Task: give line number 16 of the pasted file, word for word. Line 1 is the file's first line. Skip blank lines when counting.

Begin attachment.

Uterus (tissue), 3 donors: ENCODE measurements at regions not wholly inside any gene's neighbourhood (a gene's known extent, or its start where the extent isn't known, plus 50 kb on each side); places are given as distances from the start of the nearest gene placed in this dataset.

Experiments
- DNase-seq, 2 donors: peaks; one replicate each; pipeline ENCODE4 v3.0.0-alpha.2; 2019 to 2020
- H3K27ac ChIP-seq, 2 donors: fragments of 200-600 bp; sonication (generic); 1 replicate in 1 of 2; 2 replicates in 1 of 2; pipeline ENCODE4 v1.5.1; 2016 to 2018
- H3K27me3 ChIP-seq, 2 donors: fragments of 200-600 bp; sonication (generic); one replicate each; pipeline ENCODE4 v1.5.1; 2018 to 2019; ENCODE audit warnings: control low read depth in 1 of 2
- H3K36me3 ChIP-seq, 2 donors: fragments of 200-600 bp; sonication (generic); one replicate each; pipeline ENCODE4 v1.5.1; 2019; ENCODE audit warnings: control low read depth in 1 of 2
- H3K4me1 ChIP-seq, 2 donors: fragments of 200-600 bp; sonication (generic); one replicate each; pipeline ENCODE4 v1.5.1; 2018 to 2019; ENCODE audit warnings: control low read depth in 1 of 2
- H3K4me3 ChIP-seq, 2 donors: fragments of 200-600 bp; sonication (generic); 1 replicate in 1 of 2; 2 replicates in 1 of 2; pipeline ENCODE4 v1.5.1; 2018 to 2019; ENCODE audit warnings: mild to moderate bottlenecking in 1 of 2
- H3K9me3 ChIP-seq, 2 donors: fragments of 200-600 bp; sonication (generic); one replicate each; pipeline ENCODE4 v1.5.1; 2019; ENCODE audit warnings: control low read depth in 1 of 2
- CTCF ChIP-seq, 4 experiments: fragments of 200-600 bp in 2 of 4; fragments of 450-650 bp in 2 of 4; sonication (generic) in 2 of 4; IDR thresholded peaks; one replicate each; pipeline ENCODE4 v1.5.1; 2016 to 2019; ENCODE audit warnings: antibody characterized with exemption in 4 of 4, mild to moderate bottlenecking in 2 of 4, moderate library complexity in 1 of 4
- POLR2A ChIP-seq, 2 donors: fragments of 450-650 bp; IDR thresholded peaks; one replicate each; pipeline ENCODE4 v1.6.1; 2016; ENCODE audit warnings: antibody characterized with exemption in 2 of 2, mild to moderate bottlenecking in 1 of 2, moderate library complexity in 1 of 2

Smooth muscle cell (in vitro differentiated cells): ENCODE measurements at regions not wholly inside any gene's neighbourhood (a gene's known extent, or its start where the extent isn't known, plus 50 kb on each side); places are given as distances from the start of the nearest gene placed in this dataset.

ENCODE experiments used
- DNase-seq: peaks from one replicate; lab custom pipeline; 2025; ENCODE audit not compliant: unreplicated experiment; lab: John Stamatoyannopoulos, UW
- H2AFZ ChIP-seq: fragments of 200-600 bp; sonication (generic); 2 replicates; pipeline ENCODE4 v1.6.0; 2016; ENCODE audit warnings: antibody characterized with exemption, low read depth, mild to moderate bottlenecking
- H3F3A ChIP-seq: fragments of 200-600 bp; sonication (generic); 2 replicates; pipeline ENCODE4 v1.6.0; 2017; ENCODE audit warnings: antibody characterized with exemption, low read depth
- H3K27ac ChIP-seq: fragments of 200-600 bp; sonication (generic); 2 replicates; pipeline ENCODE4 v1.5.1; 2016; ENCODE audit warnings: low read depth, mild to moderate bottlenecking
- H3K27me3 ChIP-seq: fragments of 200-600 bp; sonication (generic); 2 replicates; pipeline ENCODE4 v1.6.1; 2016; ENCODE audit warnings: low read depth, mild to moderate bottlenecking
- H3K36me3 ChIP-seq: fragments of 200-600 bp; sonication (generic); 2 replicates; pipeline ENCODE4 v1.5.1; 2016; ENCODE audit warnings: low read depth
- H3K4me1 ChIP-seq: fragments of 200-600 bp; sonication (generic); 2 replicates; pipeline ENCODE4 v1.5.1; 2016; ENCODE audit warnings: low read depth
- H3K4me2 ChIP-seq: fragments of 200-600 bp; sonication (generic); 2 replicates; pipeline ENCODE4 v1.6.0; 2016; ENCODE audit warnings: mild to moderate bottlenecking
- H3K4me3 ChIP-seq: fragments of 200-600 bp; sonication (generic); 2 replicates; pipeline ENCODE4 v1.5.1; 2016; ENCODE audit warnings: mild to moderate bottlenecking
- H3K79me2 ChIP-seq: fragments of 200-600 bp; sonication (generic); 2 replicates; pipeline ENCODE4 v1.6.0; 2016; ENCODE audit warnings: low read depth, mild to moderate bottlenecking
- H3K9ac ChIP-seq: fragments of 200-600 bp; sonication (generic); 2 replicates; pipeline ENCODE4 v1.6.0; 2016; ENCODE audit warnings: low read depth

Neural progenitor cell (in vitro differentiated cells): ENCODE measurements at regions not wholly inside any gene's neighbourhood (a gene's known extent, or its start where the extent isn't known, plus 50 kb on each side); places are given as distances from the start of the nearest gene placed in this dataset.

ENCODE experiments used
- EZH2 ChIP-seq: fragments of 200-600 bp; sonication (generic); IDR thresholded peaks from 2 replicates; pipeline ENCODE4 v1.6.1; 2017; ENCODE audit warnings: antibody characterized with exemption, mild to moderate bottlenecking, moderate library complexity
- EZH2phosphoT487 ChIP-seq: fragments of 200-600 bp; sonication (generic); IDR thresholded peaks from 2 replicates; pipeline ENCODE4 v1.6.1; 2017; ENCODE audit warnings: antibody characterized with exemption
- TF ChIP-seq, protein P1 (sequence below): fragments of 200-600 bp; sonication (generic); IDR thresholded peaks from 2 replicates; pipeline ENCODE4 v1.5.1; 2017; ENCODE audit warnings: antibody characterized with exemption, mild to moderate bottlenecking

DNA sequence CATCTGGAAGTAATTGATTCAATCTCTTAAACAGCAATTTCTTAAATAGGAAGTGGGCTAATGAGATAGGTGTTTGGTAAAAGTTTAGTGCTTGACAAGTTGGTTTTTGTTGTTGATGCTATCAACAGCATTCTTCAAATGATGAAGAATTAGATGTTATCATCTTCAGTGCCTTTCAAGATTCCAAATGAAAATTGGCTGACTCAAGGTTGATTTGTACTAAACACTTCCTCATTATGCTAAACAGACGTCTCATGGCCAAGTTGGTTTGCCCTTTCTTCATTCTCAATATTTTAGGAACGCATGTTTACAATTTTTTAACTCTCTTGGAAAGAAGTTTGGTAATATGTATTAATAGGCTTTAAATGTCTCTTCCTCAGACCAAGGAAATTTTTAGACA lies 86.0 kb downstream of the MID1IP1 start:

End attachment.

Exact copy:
- H3F3A ChIP-seq: fragments of 200-600 bp; sonication (generic); 2 replicates; pipeline ENCODE4 v1.6.0; 2017; ENCODE audit warnings: antibody characterized with exemption, low read depth